No matter the industry or product, every company needs to operate something, and that is people.

Just as there are professionals dedicated to managing products and services, there is also a need for human resource management.

Learn what it is and the key functions every HRM needs to function.

Lately, we’ve heard that the term “people operations” is used much more often than HR. Are they the same? not completely. People operations are technically considered a subset under HR. However, in many companies they are used interchangeably.

While HR focuses on structural and legal pillars such as recruiting, compliance, compensation and benefits, HR focuses on cultural impact and focuses on issues such as employee satisfaction, productivity, diversity and inclusion.

5 Main functions of human resource management

1. Recruitment and Staffing

When you think of human resources, recruiting and staffing are probably the first things that come to your mind.

Human resource management requires working hand-in-hand with recruiters to identify top talent, set budgets, conduct background checks, and negotiate compensation and benefits.

Additionally, they must be proficient in employment law to understand how to comply with federal and state legislation on worker rights, discrimination, and more.

HRM also oversees onboarding, the process of integrating new employees into the company. This includes setup training, provision of equipment and access to necessary software, and team introductions.

Knowing how new employees respond to them helps ensure the employee’s long-term success with the company.

In fact, Microsoft’s 2021 data shows that new hires are 3.5 times more likely to be satisfied with their onboarding experience if managers take an active role.

Armed with this information, they can adjust processes to increase managerial involvement in onboarding.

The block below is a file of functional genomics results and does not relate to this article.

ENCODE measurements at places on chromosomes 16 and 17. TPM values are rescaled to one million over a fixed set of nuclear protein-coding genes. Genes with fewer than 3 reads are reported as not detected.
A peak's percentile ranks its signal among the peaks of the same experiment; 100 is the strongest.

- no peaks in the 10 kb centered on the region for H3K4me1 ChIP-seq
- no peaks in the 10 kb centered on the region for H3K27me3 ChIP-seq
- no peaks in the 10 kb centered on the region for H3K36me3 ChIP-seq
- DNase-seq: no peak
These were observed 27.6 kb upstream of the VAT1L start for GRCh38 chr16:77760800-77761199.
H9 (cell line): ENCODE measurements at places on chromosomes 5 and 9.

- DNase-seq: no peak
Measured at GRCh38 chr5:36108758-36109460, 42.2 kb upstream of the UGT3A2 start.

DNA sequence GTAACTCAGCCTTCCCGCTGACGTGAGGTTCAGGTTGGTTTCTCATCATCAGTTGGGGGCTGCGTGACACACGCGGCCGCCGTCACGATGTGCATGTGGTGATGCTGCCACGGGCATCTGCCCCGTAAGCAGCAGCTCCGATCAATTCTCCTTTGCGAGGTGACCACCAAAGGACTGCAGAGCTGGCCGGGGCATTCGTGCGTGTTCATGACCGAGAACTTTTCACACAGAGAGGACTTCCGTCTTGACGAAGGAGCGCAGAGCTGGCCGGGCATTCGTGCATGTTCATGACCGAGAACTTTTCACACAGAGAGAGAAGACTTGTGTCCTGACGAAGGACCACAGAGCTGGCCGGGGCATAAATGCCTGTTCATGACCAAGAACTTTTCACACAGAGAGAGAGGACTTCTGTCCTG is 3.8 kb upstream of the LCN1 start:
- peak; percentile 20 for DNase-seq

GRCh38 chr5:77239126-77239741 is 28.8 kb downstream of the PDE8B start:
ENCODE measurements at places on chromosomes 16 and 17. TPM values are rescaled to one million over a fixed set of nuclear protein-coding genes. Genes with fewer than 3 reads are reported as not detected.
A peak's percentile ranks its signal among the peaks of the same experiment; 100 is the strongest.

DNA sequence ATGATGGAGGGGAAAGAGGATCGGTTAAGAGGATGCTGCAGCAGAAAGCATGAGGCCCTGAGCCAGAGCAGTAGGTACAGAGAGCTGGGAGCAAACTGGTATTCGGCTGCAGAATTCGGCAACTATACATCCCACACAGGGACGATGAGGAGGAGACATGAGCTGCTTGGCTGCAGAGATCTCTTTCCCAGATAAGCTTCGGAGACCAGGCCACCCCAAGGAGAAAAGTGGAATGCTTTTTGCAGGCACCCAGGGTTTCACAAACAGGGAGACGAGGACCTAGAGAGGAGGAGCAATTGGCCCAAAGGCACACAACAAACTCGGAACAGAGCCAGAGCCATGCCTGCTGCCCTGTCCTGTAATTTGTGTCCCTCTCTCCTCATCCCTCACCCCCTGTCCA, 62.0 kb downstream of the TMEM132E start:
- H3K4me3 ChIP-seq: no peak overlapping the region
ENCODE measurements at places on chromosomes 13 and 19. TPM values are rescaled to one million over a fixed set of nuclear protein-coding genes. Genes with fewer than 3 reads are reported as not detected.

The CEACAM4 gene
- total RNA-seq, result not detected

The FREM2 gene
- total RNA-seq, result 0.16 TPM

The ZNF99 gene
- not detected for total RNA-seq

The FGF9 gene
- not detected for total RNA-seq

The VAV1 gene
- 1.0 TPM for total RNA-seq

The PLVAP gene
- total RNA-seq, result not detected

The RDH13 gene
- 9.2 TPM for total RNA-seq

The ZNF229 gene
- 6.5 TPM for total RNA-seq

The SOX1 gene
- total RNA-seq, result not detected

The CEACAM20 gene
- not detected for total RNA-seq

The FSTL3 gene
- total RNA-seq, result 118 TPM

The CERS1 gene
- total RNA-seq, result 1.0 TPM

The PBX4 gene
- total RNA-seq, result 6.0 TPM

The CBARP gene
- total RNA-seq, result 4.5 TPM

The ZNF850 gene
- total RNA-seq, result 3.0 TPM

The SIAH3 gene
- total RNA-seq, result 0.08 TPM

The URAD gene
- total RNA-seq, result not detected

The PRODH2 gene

2. Employee Relations

A 2021 study by Harvard Business Review found that 89% of workers are dissatisfied with their jobs — 85% say their well-being has declined and 56% say their job demands have increased.

For HR, this is a major problem as it directly leads to high churn. HR professionals are tasked with identifying these issues through internal NPS surveys, meetings, and other methods, and then building systems to address them.

In addition to these responsibilities, conflict resolution is another major aspect of the employer-employee relationship in the workplace. This can be anything from friction between two employees who don’t get along to claims of sexual harassment.

Human resource management is tasked with investigating these claims and taking appropriate action to maintain a safe workplace for all.

In addition to conflict, HR can develop communication standards to increase transparency and encourage openness. This might look like mandatory weekly one-on-one meetings between managers and direct reports, monthly skip-level meetings, quarterly AMAs, etc.

3. Learning and Development

Opportunities to learn and grow are now considered the number one factor defining a great work environment, according to 2021 Glint.

The survey also found that employees who spoke highly of their culture were 25% more likely to feel happy at work and 31% more likely to be recommended to work in their organization.

That’s why investing in employee development can directly impact a company’s bottom line.

This looks like assigning stipends to role-related courses, providing access to third-party providers, and hosting management training. Having options for individual contributors and managers is critical to ensuring the growth of all employees.

Once these programs are up and running, HR must evaluate their effectiveness and make changes as needed.

4. Performance Management

Performance management is another key HR function and involves setting performance metrics, reviewing plans, codes of conduct, and more.

For example, what if an employee underperformed during the quarter? What steps can they and their managers take? This process should be decided by HR.

From probation to termination and everything in between, Human Resource Management covers it.

5. Corporate Culture

A company’s culture is the set of values, beliefs, and behaviors that define how it operates.

Culture is important because it affects every aspect of a company, from the way employees interact with each other to the way they serve customers. Unhappy employees lead to unhappy customers.

Human resource management requires figuring out what employees want and cares about and balancing them with company resources. For example, since the start of the pandemic in 2020, people have turned to remote work.

While this may seem unrelated to company culture, the ease with which companies adapt to this shift is representative of their culture.

In 2020, a Glint report found that belonging was the second biggest driver of work culture, after opportunities to learn and grow. How do you create this sense of belonging?

That’s where HRM comes in – creating this environment and making sure it’s scalable and flexible.

Human resource management is an essential part of every organization, ensuring that their most important asset – people – has everything they need to succeed.

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